Goethe’s findings would profoundly impact development in areas of literature, psychology, and art into the 19th and 20th centuries.
The famous Swiss psychiatrist Carl Jung would later expand upon Goethe’s findings to develop the art theory regarding how color may assist in battling trauma. Mood colors, as they may often be referred to, have for centuries been used in works of art to evoke intended emotional responses from viewers. In the era of modernity, mood colors are also now greatly utilized to further the success of advertising and marketing campaigns.
Defining Color Emotions
You probably have a favorite color and a fair explanation as to why it ranks number one for you. However, every color, whether you are fond of it or not, has the potential to influence your thoughts and emotions and, by relation, even your actions.
It is well worth understanding why and how colors affect our thought process, especially considering how they may determine much of our day-to-day decision-making.
For instance, they can influence not only our choice of clothing but even the sorts of food we choose to eat. Certain colors and the way they make us feel can determine much more, from productivity levels in the workplace to the degree of comfort one feels within their own home.
Colors Representing Emotions
We have already discussed how the psychological perception of colors is heavily dependent on the subjective experience of each individual due to matters of culture, personal tastes, and so forth. However, there are many colors that bear the same connotations for the majority of us. As such, we as a global society have come to associate certain colors more holistically as symbols for particular emotions and ideas. For instance, the colors representing emotions of love, especially during Valentine’s Day, are red and pink.
Colors Associated With Emotions
To get a better understanding of colors associated with emotions, it helps to know a bit about color theory. Primarily, understanding how colors relate to each other according to the color wheel helps as it is a visual representation of each color’s compatibility with each other. Colors positioned closely to one another on the color wheel tend to share similar emotional resonances. Warmer colors, such as red, orange, and yellow will evoke similar emotional responses from the viewer but will differ greatly from cooler colors like blue and green.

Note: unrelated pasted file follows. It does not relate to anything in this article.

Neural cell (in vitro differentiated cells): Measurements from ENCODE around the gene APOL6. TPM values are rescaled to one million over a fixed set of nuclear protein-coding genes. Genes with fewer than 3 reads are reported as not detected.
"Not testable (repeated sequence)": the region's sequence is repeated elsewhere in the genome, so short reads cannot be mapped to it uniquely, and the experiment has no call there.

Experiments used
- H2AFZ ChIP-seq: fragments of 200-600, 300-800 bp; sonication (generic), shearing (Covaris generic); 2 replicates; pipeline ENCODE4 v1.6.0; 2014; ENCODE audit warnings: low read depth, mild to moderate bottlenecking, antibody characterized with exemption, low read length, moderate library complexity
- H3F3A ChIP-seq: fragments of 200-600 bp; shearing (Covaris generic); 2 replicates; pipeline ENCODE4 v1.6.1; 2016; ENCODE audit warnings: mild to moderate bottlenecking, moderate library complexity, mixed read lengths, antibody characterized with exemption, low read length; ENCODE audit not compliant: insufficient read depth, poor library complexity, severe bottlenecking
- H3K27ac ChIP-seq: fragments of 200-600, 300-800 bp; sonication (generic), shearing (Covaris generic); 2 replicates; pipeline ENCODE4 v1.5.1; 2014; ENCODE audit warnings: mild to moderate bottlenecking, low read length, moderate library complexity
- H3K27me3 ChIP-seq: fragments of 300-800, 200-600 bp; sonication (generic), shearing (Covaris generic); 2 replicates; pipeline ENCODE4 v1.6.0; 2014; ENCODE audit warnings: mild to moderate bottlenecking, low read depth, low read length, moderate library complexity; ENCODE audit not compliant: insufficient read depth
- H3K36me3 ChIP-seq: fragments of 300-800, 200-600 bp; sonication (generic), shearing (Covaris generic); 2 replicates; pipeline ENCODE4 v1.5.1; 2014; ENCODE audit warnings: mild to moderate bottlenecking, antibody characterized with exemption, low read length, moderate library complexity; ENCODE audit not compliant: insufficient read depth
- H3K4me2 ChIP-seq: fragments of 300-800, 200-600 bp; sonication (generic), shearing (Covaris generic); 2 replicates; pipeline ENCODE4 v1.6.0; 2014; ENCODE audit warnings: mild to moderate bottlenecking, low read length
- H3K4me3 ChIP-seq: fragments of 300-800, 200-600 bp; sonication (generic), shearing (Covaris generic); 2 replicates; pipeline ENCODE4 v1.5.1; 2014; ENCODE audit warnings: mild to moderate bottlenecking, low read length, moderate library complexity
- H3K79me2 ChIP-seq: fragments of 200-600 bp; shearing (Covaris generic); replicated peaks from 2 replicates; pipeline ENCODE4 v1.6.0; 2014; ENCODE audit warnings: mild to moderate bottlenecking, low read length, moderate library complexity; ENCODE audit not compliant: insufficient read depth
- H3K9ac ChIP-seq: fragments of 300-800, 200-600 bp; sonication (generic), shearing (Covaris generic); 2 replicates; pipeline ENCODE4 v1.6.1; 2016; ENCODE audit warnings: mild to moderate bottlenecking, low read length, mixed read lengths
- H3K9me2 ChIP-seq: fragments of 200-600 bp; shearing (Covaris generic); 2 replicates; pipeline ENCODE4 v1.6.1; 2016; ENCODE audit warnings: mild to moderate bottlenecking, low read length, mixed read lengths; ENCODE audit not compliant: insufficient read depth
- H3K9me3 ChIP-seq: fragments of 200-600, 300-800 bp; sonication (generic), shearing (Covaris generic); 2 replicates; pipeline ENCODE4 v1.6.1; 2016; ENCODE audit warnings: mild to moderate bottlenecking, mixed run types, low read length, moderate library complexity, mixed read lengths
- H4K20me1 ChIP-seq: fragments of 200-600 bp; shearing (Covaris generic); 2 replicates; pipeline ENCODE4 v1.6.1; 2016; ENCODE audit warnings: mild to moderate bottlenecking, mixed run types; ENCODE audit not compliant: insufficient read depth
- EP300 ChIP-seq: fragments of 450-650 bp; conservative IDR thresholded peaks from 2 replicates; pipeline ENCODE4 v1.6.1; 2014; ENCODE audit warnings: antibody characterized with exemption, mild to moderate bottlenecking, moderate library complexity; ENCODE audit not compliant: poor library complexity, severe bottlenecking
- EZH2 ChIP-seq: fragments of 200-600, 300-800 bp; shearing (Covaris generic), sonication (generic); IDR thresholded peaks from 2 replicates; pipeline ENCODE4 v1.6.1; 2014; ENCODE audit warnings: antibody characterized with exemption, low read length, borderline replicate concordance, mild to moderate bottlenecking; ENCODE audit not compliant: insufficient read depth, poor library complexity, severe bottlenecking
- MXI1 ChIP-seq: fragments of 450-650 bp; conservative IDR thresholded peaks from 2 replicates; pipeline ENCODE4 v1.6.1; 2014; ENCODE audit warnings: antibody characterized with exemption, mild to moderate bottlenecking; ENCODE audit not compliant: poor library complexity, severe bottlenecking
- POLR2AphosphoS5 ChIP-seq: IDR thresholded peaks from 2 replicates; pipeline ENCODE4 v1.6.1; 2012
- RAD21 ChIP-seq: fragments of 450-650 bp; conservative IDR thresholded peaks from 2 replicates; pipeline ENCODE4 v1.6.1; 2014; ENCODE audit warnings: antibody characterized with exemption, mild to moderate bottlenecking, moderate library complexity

Then again, individual colors can produce a variety of different emotional reactions depending on their shades as well.
For example, brighter shades of a color will generate different feelings compared to muted shades. Mood colors are used extensively in media and advertising to stimulate specific responses from viewers and consumers. Muted grays can be implemented in art to evoke sadness while brighter, warm colors can be used to promote joy and excitement. In interior design, cool colors can be used to produce more relaxing spaces. Famously, fast food franchises make particular use of warm reds since these shades are known to stimulate appetites.
Colors representing emotions have earned these semiotic associations through societal and cultural traditions along with the subjective experiences of each individual. However, biological conditioning is another firm component in the recipe. For example, certain colors can be quite strenuous on the cones inside the human eye, making them inherently unappealing for most people.
Some shades of red are even known to increase your blood pressure and stimulate hypertension.
With all this in mind, we think it is time to explore some individual examples of colors and their emotional qualities. In the next few sections, we will be covering several colors and the emotions they can evoke from viewers. Each example will come with its own color emotion chart to summarize its corresponding information.
What Color Is Trust?
If you want to know what color is trust most closely associated with, the answer is blue. The color is inherently soothing and calming, not only due to cultural associations but also because it is gentle on the cones inside our eyes. As such, we tend to feel safer in spaces wherein blue is a key component of the palette.
However, the shade of blue used plays a vital role in determining whether or not a sense of trust will be evoked.
While lighter blue colors do well to induce calm and the brighter shades tend to be both energizing and refreshing, it is the deeper shades of blue that will resonate with feelings of trust. This is because darker blues embody the ideals of strength and dependability.